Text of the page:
Biomathematical models hold promise as tools that can be used to manage fatigue risks in an operational setting. There are numerous models available to predict fatigue-related performance impairment arising from sleep loss, circadian misalignment, and sleep inertia. It is imperative that any model considered for use during space flight missions be validated in an operational setting in order to ensure that predictions are reliable and consistent. Given the complexity of the underlying causes of fatigue, there are wide individual differences in response to mission stressors. However, the majority of candidate models provide predictions based on average human responses, making it difficult to use the models to make operational decisions for individuals. In addition, there are no published reports on the acceptability, usability, and feasibility of any of the current models. Effective incorporation in a space flight environment requires model-based software systems that are easy to use by a wide-range of operators and are integrated with other scheduling constraints that are relevant in space flight operations.
Investigators aimed to identify which models are the best candidates for inclusion in four Human Exploration Research Analog (HERA) missions. Crewmembers were trained on how to use the modeling software for the selected models and evaluated the usability of the current model software. Investigators asked crewmembers to collect measures of cognitive impairment and simulated operational data throughout the mission using actigraphy, sleep logs, the Psychomotor Vigilance Task (PVT), User Experience Questionnaire (UEQ), Samn-Perelli fatigue Scale (SPS), and the Robotic On-Board Trainer (ROBoT). Investigators used this objective data to validate the predictions generated by the selected models. In an effort to identify whether the utility of the models might be enhanced by integration with crew scheduling tools, they evaluated the selected models after integrating the models into Playbook, the scheduling tool that is currently being evaluated on the International Space Station (ISS) in preparation for deep space missions.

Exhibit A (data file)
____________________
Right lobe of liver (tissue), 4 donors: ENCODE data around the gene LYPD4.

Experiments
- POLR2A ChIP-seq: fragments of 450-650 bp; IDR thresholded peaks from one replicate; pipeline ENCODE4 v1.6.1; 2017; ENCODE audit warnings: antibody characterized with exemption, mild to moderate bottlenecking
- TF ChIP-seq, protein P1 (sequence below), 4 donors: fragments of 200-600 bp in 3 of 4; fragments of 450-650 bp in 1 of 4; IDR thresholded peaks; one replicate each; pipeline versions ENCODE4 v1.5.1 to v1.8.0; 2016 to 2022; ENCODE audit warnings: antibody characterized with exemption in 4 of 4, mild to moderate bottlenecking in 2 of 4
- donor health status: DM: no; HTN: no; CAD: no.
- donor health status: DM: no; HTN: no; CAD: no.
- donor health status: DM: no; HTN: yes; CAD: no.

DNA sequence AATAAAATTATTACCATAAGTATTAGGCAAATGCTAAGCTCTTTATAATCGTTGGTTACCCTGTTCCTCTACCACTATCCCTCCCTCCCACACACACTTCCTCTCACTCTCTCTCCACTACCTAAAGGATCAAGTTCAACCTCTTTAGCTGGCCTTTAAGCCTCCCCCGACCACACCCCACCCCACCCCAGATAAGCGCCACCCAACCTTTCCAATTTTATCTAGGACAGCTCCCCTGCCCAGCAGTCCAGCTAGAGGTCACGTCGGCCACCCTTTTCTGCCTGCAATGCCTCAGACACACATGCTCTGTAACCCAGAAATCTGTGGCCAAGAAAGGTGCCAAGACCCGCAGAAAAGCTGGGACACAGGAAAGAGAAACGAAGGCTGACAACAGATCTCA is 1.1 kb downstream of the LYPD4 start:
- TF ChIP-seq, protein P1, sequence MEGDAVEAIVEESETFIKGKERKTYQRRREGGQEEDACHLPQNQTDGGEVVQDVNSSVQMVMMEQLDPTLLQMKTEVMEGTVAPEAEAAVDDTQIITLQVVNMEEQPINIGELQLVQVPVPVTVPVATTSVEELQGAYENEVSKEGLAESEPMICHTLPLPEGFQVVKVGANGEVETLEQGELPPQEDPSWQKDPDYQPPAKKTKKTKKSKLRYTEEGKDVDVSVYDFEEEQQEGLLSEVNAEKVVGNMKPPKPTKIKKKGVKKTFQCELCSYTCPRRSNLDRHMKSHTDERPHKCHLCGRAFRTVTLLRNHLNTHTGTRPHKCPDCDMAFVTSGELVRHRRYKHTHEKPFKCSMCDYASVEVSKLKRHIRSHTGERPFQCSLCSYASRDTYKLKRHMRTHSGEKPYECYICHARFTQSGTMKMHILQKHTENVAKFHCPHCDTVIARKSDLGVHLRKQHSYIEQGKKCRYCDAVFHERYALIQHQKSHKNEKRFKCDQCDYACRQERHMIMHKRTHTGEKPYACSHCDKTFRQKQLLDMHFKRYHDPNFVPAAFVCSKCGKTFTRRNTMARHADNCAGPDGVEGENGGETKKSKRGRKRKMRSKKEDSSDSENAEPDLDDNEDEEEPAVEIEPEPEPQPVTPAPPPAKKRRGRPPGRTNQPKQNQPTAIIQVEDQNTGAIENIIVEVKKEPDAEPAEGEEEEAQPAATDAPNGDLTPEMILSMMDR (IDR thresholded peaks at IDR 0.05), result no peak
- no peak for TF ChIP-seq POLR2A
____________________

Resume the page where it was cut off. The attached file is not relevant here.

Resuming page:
Investigators studied crews of four individuals during 4.5 missions in the HERA (n = 20). Crewmembers were allowed five hours of sleep during the week and eight hours of sleep on weekends. Crewmembers completed a reaction time test and fatigue ratings five times a day approximately every three days over 45 days. The investigators compared objective performance on the reaction time test to the predictions of biomathematical models designed to predict fatigue. They found that performance deteriorated over the course of the mission on average, however, there were wide individual differences in performance trajectories between crewmembers. Self-reported fatigue did not change over the mission. Biomathematical models were able to predict average performance, but not performance at the individual level.
This evaluation provided operational personnel, including flight surgeons, mission directors, mission operations planners, and flight controllers, with an understanding of 1) the validity of the model predictions in an operational setting, including how model predictions may vary by individual characteristics; 2) the acceptability, usability, and feasibility of the incorporation of the models as is into an operational setting, and; 3) a preliminary, qualitative assessment of the utility of integrating the model predictions into existing scheduling tools.